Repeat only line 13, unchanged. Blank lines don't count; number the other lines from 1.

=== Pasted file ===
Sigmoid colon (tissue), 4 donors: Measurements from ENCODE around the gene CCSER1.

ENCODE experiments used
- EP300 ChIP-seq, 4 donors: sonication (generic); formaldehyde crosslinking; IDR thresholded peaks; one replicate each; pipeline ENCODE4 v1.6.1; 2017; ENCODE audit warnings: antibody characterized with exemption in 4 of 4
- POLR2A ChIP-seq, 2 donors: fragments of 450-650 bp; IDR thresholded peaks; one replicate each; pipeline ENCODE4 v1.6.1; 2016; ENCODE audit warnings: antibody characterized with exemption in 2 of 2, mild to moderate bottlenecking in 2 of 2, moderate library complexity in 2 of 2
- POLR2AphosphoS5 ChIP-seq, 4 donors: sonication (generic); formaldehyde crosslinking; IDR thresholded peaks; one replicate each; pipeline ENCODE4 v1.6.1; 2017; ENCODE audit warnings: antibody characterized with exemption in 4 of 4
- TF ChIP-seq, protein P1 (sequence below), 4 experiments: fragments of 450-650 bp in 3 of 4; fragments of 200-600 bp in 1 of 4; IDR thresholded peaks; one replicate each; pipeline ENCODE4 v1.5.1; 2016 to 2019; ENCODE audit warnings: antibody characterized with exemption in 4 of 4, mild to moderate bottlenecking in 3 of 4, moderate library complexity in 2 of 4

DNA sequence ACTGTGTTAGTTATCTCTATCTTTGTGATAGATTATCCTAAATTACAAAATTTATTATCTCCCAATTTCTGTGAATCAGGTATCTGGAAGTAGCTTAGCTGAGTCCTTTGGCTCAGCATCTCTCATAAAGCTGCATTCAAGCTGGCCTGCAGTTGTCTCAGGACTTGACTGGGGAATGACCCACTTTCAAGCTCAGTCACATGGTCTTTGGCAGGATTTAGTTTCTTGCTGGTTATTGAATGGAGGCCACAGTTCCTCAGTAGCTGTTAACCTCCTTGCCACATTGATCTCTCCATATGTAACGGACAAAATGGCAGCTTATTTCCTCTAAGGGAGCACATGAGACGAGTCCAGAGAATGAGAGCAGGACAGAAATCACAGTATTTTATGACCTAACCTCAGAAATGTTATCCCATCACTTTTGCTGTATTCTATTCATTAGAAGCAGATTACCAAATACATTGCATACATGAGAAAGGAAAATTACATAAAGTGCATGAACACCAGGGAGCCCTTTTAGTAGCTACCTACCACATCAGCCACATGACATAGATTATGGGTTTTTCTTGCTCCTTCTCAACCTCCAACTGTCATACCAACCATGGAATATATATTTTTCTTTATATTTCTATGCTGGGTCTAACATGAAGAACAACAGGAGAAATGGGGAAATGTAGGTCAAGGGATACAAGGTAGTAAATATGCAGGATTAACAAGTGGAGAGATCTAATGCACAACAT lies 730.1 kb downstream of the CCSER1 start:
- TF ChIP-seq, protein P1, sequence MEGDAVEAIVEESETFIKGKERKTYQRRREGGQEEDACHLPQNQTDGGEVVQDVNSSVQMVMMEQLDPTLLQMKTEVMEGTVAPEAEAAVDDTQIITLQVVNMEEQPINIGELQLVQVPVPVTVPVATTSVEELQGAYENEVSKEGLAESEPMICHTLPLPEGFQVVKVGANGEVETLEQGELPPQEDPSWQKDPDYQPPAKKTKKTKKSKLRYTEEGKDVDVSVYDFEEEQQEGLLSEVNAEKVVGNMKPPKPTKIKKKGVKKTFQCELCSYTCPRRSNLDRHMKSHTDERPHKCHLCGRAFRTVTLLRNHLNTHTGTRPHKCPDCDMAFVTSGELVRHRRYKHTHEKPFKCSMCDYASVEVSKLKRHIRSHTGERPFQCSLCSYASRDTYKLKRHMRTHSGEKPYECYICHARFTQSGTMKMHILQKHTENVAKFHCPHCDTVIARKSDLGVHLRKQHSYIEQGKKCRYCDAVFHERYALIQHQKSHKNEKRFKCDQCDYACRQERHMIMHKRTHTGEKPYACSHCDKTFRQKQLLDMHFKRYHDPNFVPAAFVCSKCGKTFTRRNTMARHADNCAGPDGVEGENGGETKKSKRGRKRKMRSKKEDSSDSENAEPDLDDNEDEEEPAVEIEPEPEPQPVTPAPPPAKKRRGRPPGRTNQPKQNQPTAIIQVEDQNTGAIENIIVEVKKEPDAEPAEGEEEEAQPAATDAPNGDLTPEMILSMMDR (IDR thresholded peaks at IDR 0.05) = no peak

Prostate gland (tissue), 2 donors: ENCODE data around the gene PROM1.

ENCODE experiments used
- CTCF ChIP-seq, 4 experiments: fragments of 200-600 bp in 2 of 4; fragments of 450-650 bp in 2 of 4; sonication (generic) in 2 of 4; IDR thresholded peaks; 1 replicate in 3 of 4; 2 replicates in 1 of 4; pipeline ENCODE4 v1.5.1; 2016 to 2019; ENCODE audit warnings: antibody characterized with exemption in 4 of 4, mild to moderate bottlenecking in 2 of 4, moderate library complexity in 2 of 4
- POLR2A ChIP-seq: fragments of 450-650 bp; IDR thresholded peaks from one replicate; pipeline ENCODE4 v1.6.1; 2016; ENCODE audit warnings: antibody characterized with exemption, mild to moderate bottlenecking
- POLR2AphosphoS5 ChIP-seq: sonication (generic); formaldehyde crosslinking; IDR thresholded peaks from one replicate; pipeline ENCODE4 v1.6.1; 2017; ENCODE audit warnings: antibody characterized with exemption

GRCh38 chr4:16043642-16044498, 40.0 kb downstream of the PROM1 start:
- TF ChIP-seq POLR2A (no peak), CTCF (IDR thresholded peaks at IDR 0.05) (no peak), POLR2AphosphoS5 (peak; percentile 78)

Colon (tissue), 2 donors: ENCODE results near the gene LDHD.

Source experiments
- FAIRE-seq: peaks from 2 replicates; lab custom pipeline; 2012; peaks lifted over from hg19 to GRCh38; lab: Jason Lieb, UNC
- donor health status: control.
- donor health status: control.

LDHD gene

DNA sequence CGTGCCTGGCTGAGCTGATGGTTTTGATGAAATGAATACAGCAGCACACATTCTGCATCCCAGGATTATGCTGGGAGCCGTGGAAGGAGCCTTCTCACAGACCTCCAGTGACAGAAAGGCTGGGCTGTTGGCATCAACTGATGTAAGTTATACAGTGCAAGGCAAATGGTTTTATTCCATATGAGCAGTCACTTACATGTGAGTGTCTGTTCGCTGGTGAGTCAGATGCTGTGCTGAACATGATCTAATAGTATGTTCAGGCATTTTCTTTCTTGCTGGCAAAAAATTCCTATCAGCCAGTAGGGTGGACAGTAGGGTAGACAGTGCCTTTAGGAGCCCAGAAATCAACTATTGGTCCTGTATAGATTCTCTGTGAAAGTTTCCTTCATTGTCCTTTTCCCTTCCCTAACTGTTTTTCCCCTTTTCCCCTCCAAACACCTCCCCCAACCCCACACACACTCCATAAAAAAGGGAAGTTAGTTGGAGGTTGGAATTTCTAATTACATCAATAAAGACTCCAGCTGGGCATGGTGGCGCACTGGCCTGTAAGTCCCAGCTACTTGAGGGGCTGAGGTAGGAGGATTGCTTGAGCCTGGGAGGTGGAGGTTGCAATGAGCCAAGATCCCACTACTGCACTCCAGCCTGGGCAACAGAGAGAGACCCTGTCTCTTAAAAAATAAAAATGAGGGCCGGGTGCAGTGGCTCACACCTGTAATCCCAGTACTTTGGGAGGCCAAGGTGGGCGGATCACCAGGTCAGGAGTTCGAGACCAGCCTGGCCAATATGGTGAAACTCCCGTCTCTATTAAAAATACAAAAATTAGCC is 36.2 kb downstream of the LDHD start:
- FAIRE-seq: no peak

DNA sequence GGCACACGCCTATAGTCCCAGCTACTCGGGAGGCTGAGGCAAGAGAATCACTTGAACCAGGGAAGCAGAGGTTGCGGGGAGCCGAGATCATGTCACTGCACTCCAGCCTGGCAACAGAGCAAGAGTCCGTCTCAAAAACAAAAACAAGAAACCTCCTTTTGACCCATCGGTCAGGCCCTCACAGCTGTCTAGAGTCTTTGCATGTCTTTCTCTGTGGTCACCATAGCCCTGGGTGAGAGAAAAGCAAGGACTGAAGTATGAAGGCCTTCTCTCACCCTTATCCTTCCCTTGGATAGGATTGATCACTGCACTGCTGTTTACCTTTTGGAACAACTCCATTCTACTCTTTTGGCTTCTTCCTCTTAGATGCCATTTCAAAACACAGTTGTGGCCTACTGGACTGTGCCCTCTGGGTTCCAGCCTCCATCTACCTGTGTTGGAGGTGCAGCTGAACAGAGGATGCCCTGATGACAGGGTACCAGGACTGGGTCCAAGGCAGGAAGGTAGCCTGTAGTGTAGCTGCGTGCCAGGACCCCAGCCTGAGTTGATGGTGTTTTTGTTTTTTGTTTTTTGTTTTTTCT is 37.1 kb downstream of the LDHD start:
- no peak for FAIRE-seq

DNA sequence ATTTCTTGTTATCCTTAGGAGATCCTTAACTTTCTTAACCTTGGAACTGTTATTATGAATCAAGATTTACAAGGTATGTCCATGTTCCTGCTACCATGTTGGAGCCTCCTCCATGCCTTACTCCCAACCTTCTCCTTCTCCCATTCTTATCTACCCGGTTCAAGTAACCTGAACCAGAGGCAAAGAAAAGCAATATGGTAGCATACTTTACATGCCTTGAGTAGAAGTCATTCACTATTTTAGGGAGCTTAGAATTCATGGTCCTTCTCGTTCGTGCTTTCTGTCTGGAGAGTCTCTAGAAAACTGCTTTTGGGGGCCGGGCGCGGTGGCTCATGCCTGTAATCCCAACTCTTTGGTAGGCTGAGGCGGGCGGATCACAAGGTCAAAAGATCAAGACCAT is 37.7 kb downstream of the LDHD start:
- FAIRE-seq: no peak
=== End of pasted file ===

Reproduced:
- POLR2AphosphoS5 ChIP-seq: sonication (generic); formaldehyde crosslinking; IDR thresholded peaks from one replicate; pipeline ENCODE4 v1.6.1; 2017; ENCODE audit warnings: antibody characterized with exemption